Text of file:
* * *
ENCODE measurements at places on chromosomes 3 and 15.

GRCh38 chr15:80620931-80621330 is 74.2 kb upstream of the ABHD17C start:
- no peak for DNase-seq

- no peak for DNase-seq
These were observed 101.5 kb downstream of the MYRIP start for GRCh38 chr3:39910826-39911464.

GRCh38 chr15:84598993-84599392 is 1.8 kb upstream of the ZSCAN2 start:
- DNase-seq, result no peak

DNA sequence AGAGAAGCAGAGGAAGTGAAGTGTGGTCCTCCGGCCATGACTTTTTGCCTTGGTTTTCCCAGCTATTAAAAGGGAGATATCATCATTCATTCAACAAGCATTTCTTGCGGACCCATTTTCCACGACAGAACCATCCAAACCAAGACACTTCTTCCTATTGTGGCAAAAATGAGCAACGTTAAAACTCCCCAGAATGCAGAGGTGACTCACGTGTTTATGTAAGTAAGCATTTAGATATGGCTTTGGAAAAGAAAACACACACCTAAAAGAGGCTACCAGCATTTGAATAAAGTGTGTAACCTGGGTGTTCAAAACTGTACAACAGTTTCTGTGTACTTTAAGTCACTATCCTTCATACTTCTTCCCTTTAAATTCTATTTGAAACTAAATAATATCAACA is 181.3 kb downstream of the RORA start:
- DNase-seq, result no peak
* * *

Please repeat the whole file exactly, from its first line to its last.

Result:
ENCODE measurements at places on chromosomes 3 and 15.

GRCh38 chr15:80620931-80621330 is 74.2 kb upstream of the ABHD17C start:
- no peak for DNase-seq

- no peak for DNase-seq
These were observed 101.5 kb downstream of the MYRIP start for GRCh38 chr3:39910826-39911464.

GRCh38 chr15:84598993-84599392 is 1.8 kb upstream of the ZSCAN2 start:
- DNase-seq, result no peak

DNA sequence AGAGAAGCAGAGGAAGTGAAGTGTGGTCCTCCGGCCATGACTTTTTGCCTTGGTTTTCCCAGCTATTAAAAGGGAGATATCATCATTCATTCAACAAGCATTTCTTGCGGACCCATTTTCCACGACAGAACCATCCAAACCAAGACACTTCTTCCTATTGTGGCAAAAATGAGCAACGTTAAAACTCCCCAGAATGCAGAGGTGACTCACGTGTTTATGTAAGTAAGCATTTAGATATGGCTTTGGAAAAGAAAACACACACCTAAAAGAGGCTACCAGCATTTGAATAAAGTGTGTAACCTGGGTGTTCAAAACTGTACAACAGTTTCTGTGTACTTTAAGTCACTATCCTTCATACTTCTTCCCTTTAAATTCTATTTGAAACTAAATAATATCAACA is 181.3 kb downstream of the RORA start:
- DNase-seq, result no peak